What is it like to visit Eritrea

Refugees from Eritrea: The long arm of the regime

Kessete Awet had to leave his homeland Eritrea in his childhood. 34 years ago he and his parents fled to Germany via Sudan. While the civil war was raging in Eritrea, today's social worker and his family have settled in Wuppertal.

But his origins are with him to this day: In addition to his normal job, Kessete Awet works as an interpreter for the Federal Ministry for Migration and Refugees. There he witnesses the stories that are causing many of his compatriots to flee dangerously from their homeland in East Africa every day. Tens of thousands flee every year to apply for asylum in Germany, among other places. They are desperate and afraid of the dictatorial regime in Eritrea, says Kessete Awet.

Eritrea's President Isaias Afewerki signed a peace treaty with neighboring Ethiopia in 2018, but it has changed little for most Eritreans. It is particularly difficult for young people, says Kessete Awet. "You will be obliged to serve in the military for life. You have no future and therefore flee." Asylum seekers from Eritrea are not economic refugees, he emphasizes. "Nobody would undertake this ordeal for economic reasons." Again and again people on the run are shot or kidnapped, especially in the transit country Libya the human rights situation is catastrophic. "It's about: Either stay in Eritrea and die or catch a piece of life elsewhere," said Kessete Awet.

In relation to the number of inhabitants, hardly any other country has as many people fleeing as Eritrea

Military service is the main reason for fleeing

Human rights organizations confirm the plight: "Eritrea is one of the most repressive countries in the world. The hope for reforms after the peace agreement with Ethiopia has been shattered," says Laetitia Bader, Eritrea expert at the human rights organization Human Rights Watch (HRW) in Rome. "Politically persecuted people end up in terrible prison camps, isolated from their families," said Bader. "The whole system is based on population control. Military service is the most effective means of oppression." In Eritrea, large parts of the population would be drafted into military and labor services - and for an indefinite period of time. For young people, this is the main reason for fleeing abroad.

But current media reports raise doubts about the motives for some Eritreans to flee. One case from Norway in particular recently caused a stir internationally. There images appeared showing members of the Eritrean community in Oslo at a ceremony with representatives of the Afewerki regime. Particularly spicy: The occasion of the celebration was the 25th anniversary of the conscription that many Eritreans give as the motivation for their flight. Reason enough for the Norwegian government to re-examine the positive asylum notices in 150 cases.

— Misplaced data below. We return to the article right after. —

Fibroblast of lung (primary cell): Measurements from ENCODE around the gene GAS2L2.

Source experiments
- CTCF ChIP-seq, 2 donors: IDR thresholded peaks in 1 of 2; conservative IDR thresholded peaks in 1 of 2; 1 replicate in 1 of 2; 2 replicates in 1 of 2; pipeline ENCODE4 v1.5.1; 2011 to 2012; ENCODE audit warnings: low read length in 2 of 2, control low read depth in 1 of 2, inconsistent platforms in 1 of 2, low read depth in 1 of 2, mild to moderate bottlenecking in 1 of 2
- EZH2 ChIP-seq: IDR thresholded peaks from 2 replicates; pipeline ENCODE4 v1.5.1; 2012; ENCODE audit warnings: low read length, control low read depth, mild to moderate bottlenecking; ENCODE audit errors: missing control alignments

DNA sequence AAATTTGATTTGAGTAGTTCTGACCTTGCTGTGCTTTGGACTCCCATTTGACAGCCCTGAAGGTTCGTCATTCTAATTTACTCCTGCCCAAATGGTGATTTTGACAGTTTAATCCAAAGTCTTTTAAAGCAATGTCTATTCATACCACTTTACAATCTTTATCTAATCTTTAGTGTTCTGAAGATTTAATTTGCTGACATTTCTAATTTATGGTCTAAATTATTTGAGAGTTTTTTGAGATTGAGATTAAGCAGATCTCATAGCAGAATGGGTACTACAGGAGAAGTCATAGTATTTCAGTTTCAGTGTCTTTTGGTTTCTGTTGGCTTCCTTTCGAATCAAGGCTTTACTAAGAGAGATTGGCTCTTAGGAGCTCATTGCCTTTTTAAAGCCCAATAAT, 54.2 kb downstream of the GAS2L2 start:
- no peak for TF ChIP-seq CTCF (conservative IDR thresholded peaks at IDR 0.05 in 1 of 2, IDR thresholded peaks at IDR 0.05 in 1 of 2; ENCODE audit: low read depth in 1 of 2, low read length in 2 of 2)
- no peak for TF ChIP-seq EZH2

Fear of the regime

How can it be that Eritrean refugees attend a celebration of the Eritrean regime? "The government in Eritrea has a long arm of control, including abroad," said Bader of the incidents. For example, refugees may feel compelled to contact the Eritrean government for fear of retaliation against their families in their home country. Kessete Awet confirms that in Germany, too, many Eritreans live in fear of the regime. However, he has not yet heard of incidents like the one in Norway in this country. According to Awet, anyone who appears close to the regime, as in Norway, could also be "bought" by Eritrea for propaganda purposes. "But that is not a significant number of refugees and does not represent the majority," he says.

Isayas Afewerki has ruled Eritrea, one of the poorest countries in the world, since 1993

The Offenbach association "Connection", which campaigns for conscientious objectors and deserters from all over the world, sees another problem. "The practice of protection in Germany ensures that refugees are driven towards the Eritrean system," said the head of the association, Rudi Friedrich, in an interview with DW. Because the German authorities often grant asylum to Eritrean refugees for humanitarian, but not for political reasons, the Eritreans are dependent on cooperation with their government. "You do not receive a refugee passport and you have to get a passport from the Eritrean consulate in Germany," said Friedrich. In return, the refugees are often asked to express their repentance, and at the same time the consulate is demanding a two percent diaspora tax from Eritrean citizens abroad. "The refugees are practically put under pressure to behave well towards their regime and the regime retains access to its own citizens abroad."

Do the allegations from Norway have an impact on asylum practice in Germany? The BAMF writes in a statement to DW: "The decision-maker must determine whether a lecture is credible or not by means of targeted inquiries. The reasons for asylum presented by applicants during their hearing are not statistically recorded at the Federal Office. The presentations by the applicants are so complex that it is not possible to reduce them to a statistical component. " According to the latest statistics, Eritrea is in ninth place of the ten countries of origin with the highest access, Syria at the top. The total protection rate for asylum seekers from Eritrea 72.8%.